By Ishita Bhaumik, JAA & Associates
With liberalisation and spread of businesses across jurisdictions, global norms are becoming more relevant when determining profit allocation and taxability. The OECD recently announced the Pillar Two guidelines for discussion, and in December 2021 the model rules for base erosion were tabled. Pillar One aligns taxation rights more closely with local market engagement. Pillar Two establishes a global minimum taxation regime through a series of interlocking set of rules.
By Roberto M. Cagnazzo, Three & Partners
The Italian tax authorities have recently published some interesting responses in tax rulings concerning international reorganisation operations. In one of these rulings, the situation was examined of a group with a parent company and a sub-holding company both resident in France, and three operating companies resident in Italy.
By Carijn van Helvoirt–Franssen and Roel Jansen, EJP Financial Astronauts
When expats come to The Netherlands to work and live, they often have double costs – the so-called extraterritorial costs. Examples of these costs are housing costs, insurance, etc.
By Valeria Khmelevskaya, KBK Accounting
Based on Russia’s federal law No. 115-FZ On Anti-Money Laundering and Combating the Financing of Terrorism, the majority of Russian companies are obliged to maintain and update a register of beneficial owners, but such information may be disclosed only upon request of the competent state bodies – tax authorities, Rosfinmonitoring (the Russian Federal Financial Monitoring Service), banks, etc.
By Sati Virdee, Citroen Wells Chartered Accountants
The Trust Registration Service (TRS) is a register of the beneficial ownership of trusts. The requirement to register applies to UK and some non-UK trusts, with some exclusions, regardless of whether the trust is liable to pay any tax.
By Patrick McCormick, Offit Kurman, Attorneys at Law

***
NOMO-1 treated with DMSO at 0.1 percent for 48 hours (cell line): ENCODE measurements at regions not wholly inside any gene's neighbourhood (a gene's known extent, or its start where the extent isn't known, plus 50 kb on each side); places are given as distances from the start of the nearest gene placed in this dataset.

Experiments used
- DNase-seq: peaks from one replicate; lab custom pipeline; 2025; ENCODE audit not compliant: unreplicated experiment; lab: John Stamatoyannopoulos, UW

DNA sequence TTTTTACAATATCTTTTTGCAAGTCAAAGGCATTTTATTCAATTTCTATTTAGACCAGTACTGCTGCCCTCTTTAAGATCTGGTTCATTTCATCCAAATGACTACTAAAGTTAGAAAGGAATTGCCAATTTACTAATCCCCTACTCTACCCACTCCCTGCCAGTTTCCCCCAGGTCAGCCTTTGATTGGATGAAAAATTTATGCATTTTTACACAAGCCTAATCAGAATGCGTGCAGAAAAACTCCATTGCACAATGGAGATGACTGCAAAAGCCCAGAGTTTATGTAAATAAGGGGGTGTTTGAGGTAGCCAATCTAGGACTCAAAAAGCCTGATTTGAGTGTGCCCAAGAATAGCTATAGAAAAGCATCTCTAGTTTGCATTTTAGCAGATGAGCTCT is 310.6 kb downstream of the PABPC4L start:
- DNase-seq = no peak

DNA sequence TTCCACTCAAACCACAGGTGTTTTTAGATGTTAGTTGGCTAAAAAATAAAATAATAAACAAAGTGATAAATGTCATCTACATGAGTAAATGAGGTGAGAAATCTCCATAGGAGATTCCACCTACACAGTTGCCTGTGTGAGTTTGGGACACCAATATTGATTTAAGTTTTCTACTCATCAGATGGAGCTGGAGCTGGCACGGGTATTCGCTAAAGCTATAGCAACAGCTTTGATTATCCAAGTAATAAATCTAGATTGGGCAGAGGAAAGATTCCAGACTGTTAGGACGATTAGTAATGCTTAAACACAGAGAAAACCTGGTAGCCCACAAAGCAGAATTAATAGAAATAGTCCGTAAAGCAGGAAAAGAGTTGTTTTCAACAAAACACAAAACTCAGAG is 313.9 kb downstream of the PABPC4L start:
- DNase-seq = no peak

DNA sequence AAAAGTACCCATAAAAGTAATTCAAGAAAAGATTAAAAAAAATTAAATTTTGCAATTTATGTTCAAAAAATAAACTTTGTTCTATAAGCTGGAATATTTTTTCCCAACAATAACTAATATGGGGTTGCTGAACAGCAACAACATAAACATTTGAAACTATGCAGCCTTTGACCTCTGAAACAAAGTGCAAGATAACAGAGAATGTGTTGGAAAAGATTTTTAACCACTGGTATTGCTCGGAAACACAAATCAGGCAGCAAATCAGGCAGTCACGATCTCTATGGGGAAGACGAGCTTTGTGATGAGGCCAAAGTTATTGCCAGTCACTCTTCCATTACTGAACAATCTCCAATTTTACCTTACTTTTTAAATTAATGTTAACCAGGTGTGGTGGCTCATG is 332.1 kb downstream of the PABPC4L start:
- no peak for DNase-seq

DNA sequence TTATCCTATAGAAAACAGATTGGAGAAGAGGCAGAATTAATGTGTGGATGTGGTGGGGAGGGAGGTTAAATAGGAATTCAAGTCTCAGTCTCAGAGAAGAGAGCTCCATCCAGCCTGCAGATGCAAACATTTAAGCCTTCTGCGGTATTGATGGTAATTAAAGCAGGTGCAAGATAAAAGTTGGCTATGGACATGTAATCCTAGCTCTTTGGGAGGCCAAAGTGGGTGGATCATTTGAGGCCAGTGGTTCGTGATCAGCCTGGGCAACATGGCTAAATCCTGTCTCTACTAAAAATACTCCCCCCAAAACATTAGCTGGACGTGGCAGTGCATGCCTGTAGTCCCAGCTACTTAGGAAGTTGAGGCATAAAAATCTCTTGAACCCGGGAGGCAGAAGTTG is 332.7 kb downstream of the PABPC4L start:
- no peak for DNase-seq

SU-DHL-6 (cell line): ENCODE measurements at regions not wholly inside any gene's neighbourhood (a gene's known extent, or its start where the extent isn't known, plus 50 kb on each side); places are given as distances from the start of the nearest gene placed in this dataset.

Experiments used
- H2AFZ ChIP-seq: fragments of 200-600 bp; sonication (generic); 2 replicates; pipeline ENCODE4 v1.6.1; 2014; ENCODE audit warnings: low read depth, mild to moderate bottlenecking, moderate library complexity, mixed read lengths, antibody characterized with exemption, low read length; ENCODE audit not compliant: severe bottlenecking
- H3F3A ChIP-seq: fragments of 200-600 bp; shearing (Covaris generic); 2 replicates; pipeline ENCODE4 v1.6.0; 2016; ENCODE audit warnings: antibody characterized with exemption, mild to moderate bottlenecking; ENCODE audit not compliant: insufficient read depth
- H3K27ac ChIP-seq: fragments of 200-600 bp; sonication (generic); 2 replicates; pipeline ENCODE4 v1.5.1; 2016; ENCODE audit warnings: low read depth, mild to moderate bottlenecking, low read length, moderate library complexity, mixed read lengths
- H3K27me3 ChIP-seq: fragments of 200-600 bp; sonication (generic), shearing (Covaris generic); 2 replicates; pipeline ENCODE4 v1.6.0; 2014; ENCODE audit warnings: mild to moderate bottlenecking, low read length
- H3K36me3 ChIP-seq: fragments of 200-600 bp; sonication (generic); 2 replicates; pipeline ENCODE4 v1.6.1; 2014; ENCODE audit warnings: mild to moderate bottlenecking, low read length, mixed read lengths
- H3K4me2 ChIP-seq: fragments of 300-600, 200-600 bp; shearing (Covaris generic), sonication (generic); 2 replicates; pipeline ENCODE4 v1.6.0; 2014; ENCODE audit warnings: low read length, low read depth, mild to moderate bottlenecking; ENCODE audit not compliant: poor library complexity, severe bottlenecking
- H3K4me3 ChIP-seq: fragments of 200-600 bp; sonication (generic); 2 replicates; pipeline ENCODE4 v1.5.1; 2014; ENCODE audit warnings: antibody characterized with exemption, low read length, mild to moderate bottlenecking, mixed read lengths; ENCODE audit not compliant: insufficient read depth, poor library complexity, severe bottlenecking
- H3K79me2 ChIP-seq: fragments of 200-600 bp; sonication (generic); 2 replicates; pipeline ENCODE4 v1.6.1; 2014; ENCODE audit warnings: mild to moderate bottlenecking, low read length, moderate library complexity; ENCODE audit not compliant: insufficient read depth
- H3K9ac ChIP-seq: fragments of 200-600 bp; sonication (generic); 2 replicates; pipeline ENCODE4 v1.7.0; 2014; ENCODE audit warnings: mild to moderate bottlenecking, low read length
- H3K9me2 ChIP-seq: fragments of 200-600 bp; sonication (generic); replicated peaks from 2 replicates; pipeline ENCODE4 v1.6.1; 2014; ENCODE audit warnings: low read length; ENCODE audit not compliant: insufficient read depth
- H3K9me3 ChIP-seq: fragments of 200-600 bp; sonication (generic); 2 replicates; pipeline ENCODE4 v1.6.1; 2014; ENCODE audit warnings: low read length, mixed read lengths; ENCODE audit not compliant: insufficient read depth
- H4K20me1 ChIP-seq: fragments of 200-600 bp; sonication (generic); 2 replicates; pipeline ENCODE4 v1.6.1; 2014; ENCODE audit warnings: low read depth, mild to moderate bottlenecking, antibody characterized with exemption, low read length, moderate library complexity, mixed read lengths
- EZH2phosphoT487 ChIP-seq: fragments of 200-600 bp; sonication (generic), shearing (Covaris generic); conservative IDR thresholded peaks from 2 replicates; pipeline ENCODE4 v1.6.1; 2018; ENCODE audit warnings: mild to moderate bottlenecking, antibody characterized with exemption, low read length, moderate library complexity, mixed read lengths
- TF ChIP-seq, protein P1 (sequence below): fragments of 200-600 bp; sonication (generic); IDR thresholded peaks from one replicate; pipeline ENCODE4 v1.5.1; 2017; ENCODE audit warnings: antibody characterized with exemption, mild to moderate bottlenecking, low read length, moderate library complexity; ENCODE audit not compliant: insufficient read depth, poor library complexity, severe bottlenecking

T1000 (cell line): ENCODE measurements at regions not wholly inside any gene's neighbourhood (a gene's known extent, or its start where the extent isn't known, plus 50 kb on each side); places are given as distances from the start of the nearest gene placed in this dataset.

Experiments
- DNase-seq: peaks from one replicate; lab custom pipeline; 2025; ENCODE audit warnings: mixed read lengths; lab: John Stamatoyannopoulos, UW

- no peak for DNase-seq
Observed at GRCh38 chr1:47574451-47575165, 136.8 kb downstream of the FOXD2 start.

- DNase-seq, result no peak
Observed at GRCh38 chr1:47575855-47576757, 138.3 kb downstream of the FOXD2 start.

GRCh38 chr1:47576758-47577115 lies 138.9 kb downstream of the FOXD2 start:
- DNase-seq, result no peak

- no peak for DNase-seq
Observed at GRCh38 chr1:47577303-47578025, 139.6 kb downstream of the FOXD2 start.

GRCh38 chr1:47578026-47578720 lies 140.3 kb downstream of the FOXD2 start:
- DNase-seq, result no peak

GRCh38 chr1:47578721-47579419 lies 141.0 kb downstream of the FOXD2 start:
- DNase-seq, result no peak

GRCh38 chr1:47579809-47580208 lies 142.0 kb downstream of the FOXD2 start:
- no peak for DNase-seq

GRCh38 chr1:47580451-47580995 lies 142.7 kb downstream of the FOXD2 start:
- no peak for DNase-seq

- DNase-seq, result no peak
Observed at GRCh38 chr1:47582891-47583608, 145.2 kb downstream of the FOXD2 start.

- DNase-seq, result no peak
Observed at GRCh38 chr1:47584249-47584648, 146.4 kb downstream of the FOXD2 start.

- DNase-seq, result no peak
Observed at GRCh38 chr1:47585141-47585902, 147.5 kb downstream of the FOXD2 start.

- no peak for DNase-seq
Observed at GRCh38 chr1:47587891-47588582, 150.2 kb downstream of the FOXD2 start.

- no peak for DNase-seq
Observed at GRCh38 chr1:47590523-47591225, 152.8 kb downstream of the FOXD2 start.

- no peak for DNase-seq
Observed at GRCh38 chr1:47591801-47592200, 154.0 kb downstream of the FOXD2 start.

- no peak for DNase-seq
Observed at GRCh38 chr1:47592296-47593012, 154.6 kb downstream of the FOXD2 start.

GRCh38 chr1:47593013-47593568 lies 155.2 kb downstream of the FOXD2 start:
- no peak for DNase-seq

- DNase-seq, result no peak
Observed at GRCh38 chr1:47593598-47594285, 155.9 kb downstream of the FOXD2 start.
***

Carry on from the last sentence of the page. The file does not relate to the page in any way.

Based on a number of factors, the United States increasingly serves as a magnet for foreign investment. Global perception of the US as a financial market is considerable – existing infrastructures and relative stability of financial institutions all make the US an attractive venue for foreign funds. An additional appeal of the United States is often favourable tax rules for foreign investors. When investments are structured properly, effective global tax rates – on income generated by the investment during ownership, on gains generated from the investment’s disposition, and on gratuitous transfers either during the lifetime or at the passing of the original owner – can be markedly lower than investments made in other well-established jurisdictions.
By Georgeta Petrescu, Savvy Audit & Finance
Standard Audit File for Tax (SAF-T) represents a new statement for Romanian companies in 2022. SAF-T reporting was developed by the OECD, which benefits not only tax authorities but also multinational entities. The structure proposed by the OECD was designed as an international standard, and should be considered as the minimum necessary to extract relevant information from an accounting system – each country being able to decide how to implement, and what level of detailed information will be transmitted through the SAF-T file.
By Matteo Bedogna, Baldi & Partners Avvocati e Commercialisti
From a tax point of view, the new patent box regime makes R&D activities particularly profitable for companies located in Italy.
By Oliver Biernat (Benefitax GmbH ), Ashishkumar Bairagra (M L Bhuwania and Co LLP), and Alan Rajah (Lawrence Grant, Chartered Accountants)
The OECD has published detailed rules to assist in the implementation of a landmark reform to the international tax system, which will ensure Multinational Enterprises (MNEs) will be subject to a minimum 15% tax rate from 2023. The agreement has been signed by 136 countries representing more than 90 percent of global GDP.
By Bernhard Schwechel, FACT GmbH
The agreement builds on the twopillar approach outlined by the OECD and aims to tackle the challenges arising from an increasingly globalized and digital economy. Under Pillar One, the largest and most profitable multinational firms will be required to pay tax in the countries where they do business, rather than simply where the countries have headquarters or hold intangible property.